Edward Gauvin translating the French of Pierre Bettencourt
Dislocating the dummy’s limbs and knowing to fold oneself so as not to sit legs facing forward. No longer having to turn one’s head. Taking advantage of this at church and at the dinner table when a dish disagrees with you, or else during love, seated in the lap of the beloved, when the sight of genitals distresses you. Knees with a full range of swivel motion, rather than half-range.
“And then,” said a friend who was interested in these problems, “knowing how to empty yourself out and get stuffed before death occurs. Always having a fresh pair of great-great-grandparents in the living room, in the corner by the fireplace, to reassure guests, with regard to both your roots and your filial piety. Never letting anyone die, jumping on things in time. When a woman is still very pretty, that’s when to empty her out—don’t get me wrong: to arrest her in her beauty so she doesn’t rot, to protect her from herself, ready to wizen.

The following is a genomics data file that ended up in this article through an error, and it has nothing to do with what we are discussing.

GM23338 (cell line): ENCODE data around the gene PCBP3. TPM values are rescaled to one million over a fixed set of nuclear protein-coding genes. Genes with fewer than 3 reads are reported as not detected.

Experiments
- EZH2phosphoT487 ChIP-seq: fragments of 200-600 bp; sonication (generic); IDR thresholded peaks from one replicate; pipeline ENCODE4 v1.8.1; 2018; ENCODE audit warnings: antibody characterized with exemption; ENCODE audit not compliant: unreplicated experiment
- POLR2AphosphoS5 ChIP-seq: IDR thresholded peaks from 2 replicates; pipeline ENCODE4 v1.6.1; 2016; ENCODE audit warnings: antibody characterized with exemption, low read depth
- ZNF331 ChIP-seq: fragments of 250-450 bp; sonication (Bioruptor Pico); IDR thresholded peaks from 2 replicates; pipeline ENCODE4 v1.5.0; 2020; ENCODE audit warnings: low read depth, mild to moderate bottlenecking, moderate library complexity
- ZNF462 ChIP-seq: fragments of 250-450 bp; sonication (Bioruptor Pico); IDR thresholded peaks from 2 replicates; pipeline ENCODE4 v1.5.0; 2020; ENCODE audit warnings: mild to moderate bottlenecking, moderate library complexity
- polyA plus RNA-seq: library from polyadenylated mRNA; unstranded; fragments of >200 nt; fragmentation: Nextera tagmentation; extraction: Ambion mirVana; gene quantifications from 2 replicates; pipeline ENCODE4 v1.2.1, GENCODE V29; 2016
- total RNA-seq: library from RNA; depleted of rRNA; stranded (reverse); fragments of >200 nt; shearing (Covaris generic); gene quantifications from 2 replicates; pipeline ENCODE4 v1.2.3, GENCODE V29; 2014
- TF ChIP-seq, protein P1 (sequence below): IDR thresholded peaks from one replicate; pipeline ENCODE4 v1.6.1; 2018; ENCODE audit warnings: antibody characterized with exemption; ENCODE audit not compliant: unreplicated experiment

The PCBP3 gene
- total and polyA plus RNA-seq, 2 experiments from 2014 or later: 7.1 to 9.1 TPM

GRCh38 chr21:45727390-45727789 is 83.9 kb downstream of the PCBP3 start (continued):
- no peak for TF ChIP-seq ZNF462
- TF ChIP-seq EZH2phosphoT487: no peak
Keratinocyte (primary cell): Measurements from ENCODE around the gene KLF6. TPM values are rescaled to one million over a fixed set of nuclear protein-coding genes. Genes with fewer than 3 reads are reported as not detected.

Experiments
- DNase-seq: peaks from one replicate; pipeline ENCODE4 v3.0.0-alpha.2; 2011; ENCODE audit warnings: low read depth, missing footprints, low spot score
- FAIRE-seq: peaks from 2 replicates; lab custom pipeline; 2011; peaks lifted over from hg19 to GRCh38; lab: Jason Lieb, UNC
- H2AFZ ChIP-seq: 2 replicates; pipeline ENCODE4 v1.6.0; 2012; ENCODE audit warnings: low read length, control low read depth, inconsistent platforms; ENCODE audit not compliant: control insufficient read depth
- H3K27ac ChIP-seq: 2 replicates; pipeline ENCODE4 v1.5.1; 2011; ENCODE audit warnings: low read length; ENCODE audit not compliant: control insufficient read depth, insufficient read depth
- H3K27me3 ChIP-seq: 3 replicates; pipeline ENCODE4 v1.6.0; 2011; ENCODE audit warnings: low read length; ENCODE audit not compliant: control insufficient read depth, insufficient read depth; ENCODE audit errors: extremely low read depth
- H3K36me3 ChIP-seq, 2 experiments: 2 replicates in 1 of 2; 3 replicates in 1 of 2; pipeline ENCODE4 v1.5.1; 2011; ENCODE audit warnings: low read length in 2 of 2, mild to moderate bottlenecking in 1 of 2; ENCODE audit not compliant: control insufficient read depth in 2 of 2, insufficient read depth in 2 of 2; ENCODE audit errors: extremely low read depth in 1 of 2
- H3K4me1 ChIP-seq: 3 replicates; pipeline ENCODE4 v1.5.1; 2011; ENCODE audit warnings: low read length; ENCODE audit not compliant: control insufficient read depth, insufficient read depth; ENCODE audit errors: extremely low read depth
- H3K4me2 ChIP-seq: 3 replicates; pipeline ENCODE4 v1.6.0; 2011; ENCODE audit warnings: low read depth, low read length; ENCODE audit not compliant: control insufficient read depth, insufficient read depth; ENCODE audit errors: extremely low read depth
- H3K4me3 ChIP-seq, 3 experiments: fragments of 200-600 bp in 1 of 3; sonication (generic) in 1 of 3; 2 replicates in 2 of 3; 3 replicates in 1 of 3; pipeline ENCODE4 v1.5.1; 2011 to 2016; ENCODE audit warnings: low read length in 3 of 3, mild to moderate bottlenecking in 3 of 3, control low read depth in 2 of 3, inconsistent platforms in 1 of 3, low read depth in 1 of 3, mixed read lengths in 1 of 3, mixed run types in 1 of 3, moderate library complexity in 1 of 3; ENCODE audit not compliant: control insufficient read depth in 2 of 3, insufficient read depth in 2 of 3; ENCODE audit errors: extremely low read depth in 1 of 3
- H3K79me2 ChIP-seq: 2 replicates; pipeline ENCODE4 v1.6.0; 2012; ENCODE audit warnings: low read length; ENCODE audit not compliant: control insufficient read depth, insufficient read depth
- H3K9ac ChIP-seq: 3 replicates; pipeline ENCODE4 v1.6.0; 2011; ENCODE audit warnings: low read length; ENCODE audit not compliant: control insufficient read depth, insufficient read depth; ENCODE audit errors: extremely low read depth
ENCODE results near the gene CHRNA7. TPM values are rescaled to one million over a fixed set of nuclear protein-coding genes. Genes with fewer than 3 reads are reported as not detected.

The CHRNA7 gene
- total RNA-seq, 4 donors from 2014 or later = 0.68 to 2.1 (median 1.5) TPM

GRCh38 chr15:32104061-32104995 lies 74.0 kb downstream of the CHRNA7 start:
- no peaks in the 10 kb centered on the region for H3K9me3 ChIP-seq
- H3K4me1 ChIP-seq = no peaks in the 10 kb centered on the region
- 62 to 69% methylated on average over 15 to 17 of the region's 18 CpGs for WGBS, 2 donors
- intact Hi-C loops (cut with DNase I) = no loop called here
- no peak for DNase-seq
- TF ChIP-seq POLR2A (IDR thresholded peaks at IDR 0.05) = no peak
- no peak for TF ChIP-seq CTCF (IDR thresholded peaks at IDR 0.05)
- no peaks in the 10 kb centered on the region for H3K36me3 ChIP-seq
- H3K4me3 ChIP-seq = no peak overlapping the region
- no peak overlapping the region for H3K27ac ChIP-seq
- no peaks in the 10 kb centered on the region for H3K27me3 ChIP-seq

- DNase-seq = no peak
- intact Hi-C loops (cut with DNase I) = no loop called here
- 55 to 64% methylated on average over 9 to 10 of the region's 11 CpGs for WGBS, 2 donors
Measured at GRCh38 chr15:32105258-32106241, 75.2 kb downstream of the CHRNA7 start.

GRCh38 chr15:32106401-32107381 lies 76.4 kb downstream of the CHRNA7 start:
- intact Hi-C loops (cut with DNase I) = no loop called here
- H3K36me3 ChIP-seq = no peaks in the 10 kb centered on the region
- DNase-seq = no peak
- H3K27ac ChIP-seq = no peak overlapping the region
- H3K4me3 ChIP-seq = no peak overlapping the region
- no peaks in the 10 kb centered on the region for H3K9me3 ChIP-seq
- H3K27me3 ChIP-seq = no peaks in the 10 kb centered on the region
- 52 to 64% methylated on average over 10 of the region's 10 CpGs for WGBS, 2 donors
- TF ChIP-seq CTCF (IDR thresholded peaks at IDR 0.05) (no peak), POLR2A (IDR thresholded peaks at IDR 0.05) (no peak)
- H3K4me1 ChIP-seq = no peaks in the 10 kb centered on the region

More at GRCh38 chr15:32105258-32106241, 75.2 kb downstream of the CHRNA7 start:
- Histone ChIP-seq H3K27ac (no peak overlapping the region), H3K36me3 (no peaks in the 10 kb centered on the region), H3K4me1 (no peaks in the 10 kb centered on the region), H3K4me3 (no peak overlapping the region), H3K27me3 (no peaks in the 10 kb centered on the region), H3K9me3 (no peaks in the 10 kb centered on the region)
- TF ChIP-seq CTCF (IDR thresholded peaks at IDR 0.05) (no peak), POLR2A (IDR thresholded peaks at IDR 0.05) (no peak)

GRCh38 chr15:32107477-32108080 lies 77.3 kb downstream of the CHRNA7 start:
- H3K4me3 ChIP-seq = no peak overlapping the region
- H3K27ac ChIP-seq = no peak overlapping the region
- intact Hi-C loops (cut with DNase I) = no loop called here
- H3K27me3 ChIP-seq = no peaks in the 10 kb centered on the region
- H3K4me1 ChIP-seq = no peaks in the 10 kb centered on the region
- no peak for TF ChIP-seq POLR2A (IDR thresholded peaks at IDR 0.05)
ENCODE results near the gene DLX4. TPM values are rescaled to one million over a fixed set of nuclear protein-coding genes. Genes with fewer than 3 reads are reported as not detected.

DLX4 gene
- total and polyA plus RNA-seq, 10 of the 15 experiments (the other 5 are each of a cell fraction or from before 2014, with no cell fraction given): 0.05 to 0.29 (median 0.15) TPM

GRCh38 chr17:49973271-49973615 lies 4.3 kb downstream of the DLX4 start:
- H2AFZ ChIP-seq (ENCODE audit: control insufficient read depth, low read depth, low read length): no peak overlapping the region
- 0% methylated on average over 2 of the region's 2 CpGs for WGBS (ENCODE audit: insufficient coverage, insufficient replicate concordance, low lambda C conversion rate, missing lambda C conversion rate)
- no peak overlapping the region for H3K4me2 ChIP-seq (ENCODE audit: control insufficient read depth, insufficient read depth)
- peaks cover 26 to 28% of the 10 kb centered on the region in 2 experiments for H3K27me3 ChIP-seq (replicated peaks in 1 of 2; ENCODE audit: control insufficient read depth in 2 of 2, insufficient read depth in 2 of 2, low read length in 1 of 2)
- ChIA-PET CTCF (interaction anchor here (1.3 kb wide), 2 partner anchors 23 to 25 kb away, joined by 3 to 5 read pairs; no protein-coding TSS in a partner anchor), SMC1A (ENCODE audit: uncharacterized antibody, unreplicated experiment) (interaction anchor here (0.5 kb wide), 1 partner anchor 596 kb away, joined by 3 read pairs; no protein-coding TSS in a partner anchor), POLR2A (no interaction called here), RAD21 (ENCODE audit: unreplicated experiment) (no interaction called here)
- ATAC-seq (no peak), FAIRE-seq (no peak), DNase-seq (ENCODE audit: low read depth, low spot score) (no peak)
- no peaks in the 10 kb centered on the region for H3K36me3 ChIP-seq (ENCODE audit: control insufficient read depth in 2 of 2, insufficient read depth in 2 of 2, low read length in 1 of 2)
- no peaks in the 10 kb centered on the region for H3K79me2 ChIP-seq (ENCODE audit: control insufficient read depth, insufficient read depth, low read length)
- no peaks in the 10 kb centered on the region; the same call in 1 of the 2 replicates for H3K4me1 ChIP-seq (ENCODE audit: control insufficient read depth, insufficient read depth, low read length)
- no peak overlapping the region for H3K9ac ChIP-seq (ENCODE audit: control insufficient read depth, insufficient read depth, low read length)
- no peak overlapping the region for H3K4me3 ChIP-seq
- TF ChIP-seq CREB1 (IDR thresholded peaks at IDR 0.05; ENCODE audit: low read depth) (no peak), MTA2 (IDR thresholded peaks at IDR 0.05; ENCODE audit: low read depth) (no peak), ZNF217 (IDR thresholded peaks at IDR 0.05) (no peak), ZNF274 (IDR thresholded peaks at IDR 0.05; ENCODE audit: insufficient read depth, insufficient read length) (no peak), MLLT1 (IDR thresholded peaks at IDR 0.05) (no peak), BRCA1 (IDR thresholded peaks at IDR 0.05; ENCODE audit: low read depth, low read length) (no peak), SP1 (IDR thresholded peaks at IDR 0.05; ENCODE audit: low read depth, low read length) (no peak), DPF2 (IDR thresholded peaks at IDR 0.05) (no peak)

It is in everyone’s interest to act in this manner. In the higher interest of life. Knowing how long to live, stopping in time—“in tip-top shape”—ripe and not rotten. I know there are artists in this medium, perfectionists, who always claim to be improving themselves. “Just one more minute,” they say, “I can feel my waist narrowing, or this muscle beginning to bulge, or these glutes getting hotter.” Not believing them. Reminding yourself that the better is the enemy of the good. Seizing them as they are, on the spot. And stuffing, stuffing, stuffing away, preferably with that very fine, fragrant sawdust from tropical isles.
Edward Gauvin has received fellowships and residencies from the NEA, PEN America and PEN England, the Fulbright Program, the Centre National du Livre, and the Lannan Foundation. His translation of Georges-Olivier Châteaureynaud's selected stories A Life on Paper (Small Beer, 2010) won the Science Fiction & Fantasy Translation Award. Other publications have appeared in Conjunctions, Subtropics, The New York Times, Tin House, and The Southern Review. The winner of the John Dryden Translation prize, he is a contributing editor at Words Without Borders, and writes on the fantastic for Weird Fiction Review.
Writer, poet, and painter Pierre Bettencourt (1917—2006) was, despite coming from a prominent family, a retiring figure and lifelong outsider artist. He printed his first works on a family-owned press during the Nazi occupation, and later published Antonin Artaud, Francis Ponge, Henri Michaux, and Jean Dubuffet. A friend of editor Jean Paulhan, he was a frequent contributor to the Nouvelle revue française. His work is forthcoming in The Collagist.